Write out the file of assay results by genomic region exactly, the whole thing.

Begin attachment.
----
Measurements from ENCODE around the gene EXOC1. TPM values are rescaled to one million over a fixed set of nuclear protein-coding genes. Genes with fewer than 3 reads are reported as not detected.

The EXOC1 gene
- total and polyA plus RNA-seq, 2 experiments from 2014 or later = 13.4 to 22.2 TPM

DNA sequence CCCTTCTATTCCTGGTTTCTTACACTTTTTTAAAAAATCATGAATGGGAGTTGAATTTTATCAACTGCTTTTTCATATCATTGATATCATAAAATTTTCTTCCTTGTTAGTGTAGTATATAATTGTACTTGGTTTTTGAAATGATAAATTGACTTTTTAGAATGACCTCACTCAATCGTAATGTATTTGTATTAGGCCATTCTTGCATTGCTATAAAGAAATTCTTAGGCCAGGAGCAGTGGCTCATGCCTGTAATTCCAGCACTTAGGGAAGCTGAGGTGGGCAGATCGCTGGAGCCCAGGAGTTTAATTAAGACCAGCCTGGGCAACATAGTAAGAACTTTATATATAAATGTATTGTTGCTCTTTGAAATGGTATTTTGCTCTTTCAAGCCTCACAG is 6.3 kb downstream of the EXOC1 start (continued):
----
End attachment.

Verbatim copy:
Measurements from ENCODE around the gene EXOC1. TPM values are rescaled to one million over a fixed set of nuclear protein-coding genes. Genes with fewer than 3 reads are reported as not detected.

The EXOC1 gene
- total and polyA plus RNA-seq, 2 experiments from 2014 or later = 13.4 to 22.2 TPM

DNA sequence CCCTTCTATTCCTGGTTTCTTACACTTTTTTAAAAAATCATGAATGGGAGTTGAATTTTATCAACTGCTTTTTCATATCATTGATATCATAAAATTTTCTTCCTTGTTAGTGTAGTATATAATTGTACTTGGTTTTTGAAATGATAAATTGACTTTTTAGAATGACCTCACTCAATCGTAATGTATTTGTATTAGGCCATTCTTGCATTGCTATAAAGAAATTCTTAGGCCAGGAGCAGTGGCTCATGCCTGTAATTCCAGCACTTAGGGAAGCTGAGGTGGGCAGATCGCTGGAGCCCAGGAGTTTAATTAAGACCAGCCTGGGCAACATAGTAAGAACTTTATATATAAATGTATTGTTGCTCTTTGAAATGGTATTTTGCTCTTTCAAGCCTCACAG is 6.3 kb downstream of the EXOC1 start (continued):